"I've talked about it a lot," Trout said. "But it's always good to go back and look at it and remember that day. How cool it was, how neat it was, just to be in the position to catch it."
June 27, 2012. Angels at Orioles. First inning. J.J. Hardy launched a fly ball toward straightaway center, one of those no-doubters that seemed destined to leave the ballpark as soon it left the bat. Trout, in a full sprint, was seemingly unconcerned that he was getting dangerously close to crashing into the wall. He didn't put out his free arm to try to feel how much more room he had. He showed no indication that slowing down had come to mind.
"I knew when I got to the track that I was going full speed, so my momentum was going to take me over into it anyway," he said. "I told myself the only chance I had to catch it was to jump, so I did."
Before he landed, Trout's arm extended five feet or so over the wall. Then, he heard teammate and fellow outfielder Torii Hunter yell at him.
"Look in your glove," Hunter said. So Trout looked. Somewhat to his surprise, there was the ball.
"I kind of felt it," Trout recalled. "But I didn't know for sure if it was in there after hitting the wall. It was one of my best catches, for sure."
Trout won a GIBBY Award (Greatness in Baseball Yearly Awards) for the play and was honored with the trophy during a ceremony before Friday's game between the Angels and Tigers. Trout was awarded two GIBBYs -- MLB Play of the Year and MLB Rookie of the Year.
MLB.com has handed out awards to A-list ballplayers for 11 years to honor the greatest players, moments, managers and feats of a season. The panel of voters is expansive, involving media, front office personnel, Major League alumni, fans who log on to MLB.com and experts from the Society for American Baseball Research (SABR).
The GIBBYs are unique in that they recognize greatness from both the regular season and the playoffs, whereas other official Major League awards that are handed out are for top performances in the regular season only. GIBBY voting begins in early November and the winners are announced about a month later, at the Winter Meetings.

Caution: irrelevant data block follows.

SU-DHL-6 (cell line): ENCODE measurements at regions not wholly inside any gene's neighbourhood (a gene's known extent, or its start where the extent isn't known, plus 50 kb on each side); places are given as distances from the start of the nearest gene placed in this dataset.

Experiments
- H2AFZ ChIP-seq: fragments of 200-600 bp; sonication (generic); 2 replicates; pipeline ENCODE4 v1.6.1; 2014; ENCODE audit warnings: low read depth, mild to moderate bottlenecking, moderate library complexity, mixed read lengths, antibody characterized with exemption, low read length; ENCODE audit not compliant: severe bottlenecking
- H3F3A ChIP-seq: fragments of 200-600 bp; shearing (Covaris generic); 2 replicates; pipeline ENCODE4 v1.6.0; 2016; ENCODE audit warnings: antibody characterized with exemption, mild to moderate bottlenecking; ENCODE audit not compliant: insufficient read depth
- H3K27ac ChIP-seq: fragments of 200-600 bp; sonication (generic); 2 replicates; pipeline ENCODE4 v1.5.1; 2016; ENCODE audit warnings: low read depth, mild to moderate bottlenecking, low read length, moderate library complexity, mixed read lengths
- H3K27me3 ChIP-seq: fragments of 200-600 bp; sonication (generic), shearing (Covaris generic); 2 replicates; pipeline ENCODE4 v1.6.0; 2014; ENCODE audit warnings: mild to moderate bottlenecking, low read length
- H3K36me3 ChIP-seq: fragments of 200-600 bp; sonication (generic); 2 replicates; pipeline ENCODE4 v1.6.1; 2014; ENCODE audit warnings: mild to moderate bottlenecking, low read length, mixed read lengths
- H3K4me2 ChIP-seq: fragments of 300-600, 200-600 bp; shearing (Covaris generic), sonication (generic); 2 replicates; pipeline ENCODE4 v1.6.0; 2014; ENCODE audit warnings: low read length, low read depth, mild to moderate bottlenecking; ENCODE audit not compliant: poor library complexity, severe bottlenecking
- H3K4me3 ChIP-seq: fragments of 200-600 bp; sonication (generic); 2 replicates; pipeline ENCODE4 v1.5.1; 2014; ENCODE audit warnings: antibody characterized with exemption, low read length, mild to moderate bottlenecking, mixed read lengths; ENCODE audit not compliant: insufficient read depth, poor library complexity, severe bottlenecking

Voting was fierce in many categories, but really -- was there any doubt who was going to win Play of the Year? In terms of quality, improbability and grace, this category was really Trout vs. absolutely no one.
"When you saw it in real time," said Angels manager Mike Scioscia of The Catch, "in the beginning, you were astonished that he could not only make up that much ground while he was running, but in the air also. He was way up there. Then, when you see replays of it, it just becomes more and more special. It was just an incredible catch."
The reactions were priceless, too. Once Trout saw the ball in his glove, he broke out a smile and gave a couple of fist pumps. His pitcher, Jered Weaver, stood on the mound in disbelief, arm outstretched in an exaggerated hat tip.
From the dugout, Scioscia couldn't tell if Trout was surprised he made the catch, but either way, the skipper was appreciative of the defensive effort.
"I'll tell you what was good about his reaction," Scioscia said. "He knows how important the defensive aspect is of playing center field in the Major Leagues. He has a lot of pride in that. Just the fact that he knew that he not only took a couple of runs off the board for the other team and helped our starting pitching and helped our team -- it's like hitting a two-run home run. It was terrific."